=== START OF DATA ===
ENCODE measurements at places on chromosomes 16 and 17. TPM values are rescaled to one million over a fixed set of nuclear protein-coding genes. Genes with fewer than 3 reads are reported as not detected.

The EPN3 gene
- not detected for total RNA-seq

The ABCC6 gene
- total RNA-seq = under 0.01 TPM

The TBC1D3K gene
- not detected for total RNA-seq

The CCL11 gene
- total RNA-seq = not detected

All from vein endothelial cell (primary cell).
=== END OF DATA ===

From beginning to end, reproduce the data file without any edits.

ENCODE measurements at places on chromosomes 16 and 17. TPM values are rescaled to one million over a fixed set of nuclear protein-coding genes. Genes with fewer than 3 reads are reported as not detected.

The EPN3 gene
- not detected for total RNA-seq

The ABCC6 gene
- total RNA-seq = under 0.01 TPM

The TBC1D3K gene
- not detected for total RNA-seq

The CCL11 gene
- total RNA-seq = not detected

All from vein endothelial cell (primary cell).